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Once Thomas Carty realises how good he is he will be a massive threat warns Collins

Once Thomas Carty [1(0)-0] realises just how good he is, he will become a standout heavyweight operator, according to his coach Pascal Collins.

On the surface, the Dublin heavyweight, who was recently in camp sparring Anthony Joshua comes across as self-assured.

He looked confident and dominant during his debut and has talked of winning world titles and causing damage in the blue ribbon division.

Carty has also received high praise for his display in camp with Derek Chisora and Lawerence Okolie, which prompted big promotional interest.

However, his coach suggests the southpaw still doesn’t know how good he is and warns when that self-belief kicks in he will become a genuine force.

“Self-belief? He never had support where he was told that he’s really good. When that clicks and he believes in himself more, he will be a power in the pro game.” Collins told Sky Sports.

“He’s an athletic fighter, big and strong. He lives the life, loves to be in the gym. He doesn’t go off celebrating a win, he stays in the gym to keep learning.”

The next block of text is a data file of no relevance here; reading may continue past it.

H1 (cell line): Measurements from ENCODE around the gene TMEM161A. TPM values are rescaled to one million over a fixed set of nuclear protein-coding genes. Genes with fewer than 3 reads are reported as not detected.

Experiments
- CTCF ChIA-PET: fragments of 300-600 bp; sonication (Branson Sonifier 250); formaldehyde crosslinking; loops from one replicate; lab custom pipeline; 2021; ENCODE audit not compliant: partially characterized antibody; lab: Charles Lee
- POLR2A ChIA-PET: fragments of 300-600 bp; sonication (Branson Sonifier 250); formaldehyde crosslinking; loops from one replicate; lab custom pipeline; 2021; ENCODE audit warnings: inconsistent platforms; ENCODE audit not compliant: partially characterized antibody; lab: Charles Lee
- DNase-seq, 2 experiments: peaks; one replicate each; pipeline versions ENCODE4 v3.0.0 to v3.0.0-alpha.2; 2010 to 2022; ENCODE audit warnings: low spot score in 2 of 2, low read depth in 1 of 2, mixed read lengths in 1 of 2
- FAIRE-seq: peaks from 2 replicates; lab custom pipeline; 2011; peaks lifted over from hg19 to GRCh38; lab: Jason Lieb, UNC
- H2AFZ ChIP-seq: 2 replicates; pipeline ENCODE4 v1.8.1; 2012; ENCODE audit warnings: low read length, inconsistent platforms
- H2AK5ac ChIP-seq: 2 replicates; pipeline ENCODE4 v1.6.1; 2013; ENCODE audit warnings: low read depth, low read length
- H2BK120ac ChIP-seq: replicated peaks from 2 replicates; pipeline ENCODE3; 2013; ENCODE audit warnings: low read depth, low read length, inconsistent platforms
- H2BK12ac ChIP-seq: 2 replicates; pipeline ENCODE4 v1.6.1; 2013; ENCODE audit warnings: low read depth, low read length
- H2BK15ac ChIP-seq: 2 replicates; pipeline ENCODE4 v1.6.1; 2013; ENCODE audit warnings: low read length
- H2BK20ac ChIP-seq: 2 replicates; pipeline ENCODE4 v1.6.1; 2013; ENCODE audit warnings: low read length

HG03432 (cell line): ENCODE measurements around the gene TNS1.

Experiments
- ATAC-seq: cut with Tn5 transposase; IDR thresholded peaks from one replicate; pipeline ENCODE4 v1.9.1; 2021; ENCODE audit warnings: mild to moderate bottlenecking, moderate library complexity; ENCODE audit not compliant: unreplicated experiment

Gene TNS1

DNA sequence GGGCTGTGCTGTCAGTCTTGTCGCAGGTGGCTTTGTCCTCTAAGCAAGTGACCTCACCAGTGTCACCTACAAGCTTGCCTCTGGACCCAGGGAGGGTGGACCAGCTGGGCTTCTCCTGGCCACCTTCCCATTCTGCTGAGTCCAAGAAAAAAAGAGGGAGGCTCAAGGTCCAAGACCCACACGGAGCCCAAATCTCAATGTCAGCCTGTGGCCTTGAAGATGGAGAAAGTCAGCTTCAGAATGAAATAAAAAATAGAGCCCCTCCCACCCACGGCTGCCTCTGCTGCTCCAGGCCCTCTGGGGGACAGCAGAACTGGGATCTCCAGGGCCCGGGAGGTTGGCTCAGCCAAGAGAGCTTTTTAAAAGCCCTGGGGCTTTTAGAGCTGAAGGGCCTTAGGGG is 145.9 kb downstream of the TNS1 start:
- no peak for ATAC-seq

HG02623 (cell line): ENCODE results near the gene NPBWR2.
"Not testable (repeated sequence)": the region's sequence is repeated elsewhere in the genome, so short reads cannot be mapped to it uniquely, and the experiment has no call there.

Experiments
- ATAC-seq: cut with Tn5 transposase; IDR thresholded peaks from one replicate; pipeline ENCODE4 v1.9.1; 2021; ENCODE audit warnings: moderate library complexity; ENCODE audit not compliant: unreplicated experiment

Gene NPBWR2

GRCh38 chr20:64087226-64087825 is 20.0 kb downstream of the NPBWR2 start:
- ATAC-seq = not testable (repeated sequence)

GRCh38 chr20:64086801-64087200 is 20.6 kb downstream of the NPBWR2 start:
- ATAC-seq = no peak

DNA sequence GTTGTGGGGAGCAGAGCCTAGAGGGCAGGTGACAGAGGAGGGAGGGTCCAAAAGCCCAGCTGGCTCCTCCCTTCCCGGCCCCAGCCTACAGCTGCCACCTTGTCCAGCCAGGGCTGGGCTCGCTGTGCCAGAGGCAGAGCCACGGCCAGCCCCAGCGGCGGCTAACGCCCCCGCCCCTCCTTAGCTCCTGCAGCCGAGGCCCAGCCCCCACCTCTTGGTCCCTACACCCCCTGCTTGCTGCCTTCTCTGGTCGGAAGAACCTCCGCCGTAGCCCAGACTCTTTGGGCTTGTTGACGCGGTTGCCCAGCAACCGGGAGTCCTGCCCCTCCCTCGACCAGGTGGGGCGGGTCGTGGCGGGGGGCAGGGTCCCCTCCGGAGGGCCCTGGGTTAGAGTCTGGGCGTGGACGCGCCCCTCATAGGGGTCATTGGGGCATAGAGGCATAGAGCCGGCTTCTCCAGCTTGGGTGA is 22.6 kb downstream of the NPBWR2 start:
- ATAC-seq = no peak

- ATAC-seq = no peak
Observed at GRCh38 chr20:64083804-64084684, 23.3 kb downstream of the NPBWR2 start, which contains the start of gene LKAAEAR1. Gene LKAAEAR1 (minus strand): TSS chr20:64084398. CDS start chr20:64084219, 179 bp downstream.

Collins certainly believes the latest addition to the Celtic Warriors Gym has what it takes to be a success in the sport.

The experienced coach feels the Dubliner has the power, presence and profile to become a heavyweight name.

“Thomas is also so big, 116kg, and he can punch. His punches from the southpaw position? You don’t see them coming.

“AJ has given Thomas advice on what he should do, what he should try.

“Thomas will be a big name in the future. He’s big but he also speaks well.

“He has a fan-base, he can fight, and he’s a southpaw. We have big plans for him.”

Another thing that makes the heavyweight stand out is the fact he is a southpaw, Collins argues it’s an added bonus.

“Most boxers don’t like to fight southpaws. If you’ve got 100 boxers in the gym, maybe one will be a southpaw.

“In the heavyweight division, apart from Usyk moving up from cruiserweight, there is Luis Ortiz. Other than that?

“It is an advantage as a heavyweight to be a southpaw.”

Picture credit Malko Diris

Jonny Stapleton

Irish-boxing.com contributor for 15 years and editor for the past decade. Have been covering boxing for over 16 years and writing about sports for a living for over 20 years. Former Assistant Sports editor for the Gazette News Paper Group and former Tallaght Voice Sports Editor. Have had work published in publications around the world when working as a freelance journalist. Also co-founder of Junior Sports Media and Leinster Rugby PRO of the Year winner. email: editoririshboxing@gmail.com